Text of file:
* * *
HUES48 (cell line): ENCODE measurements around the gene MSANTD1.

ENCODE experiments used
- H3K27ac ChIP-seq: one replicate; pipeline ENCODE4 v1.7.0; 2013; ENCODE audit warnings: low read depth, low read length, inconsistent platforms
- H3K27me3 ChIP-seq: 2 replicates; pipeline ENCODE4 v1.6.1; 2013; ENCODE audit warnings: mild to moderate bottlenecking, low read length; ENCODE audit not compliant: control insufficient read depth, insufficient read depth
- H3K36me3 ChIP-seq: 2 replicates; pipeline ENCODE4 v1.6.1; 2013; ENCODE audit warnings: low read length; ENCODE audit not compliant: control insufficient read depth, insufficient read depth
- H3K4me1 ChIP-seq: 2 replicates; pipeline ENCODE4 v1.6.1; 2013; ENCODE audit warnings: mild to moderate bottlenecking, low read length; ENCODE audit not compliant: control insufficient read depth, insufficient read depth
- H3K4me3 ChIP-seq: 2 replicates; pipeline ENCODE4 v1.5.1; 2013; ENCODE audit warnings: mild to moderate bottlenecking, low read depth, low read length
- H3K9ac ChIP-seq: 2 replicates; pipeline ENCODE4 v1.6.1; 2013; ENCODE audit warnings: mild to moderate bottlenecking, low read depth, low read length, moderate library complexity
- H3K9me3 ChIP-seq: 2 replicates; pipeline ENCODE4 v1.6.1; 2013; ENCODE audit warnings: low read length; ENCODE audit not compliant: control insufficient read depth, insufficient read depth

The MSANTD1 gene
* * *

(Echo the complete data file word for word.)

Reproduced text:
HUES48 (cell line): ENCODE measurements around the gene MSANTD1.

ENCODE experiments used
- H3K27ac ChIP-seq: one replicate; pipeline ENCODE4 v1.7.0; 2013; ENCODE audit warnings: low read depth, low read length, inconsistent platforms
- H3K27me3 ChIP-seq: 2 replicates; pipeline ENCODE4 v1.6.1; 2013; ENCODE audit warnings: mild to moderate bottlenecking, low read length; ENCODE audit not compliant: control insufficient read depth, insufficient read depth
- H3K36me3 ChIP-seq: 2 replicates; pipeline ENCODE4 v1.6.1; 2013; ENCODE audit warnings: low read length; ENCODE audit not compliant: control insufficient read depth, insufficient read depth
- H3K4me1 ChIP-seq: 2 replicates; pipeline ENCODE4 v1.6.1; 2013; ENCODE audit warnings: mild to moderate bottlenecking, low read length; ENCODE audit not compliant: control insufficient read depth, insufficient read depth
- H3K4me3 ChIP-seq: 2 replicates; pipeline ENCODE4 v1.5.1; 2013; ENCODE audit warnings: mild to moderate bottlenecking, low read depth, low read length
- H3K9ac ChIP-seq: 2 replicates; pipeline ENCODE4 v1.6.1; 2013; ENCODE audit warnings: mild to moderate bottlenecking, low read depth, low read length, moderate library complexity
- H3K9me3 ChIP-seq: 2 replicates; pipeline ENCODE4 v1.6.1; 2013; ENCODE audit warnings: low read length; ENCODE audit not compliant: control insufficient read depth, insufficient read depth

The MSANTD1 gene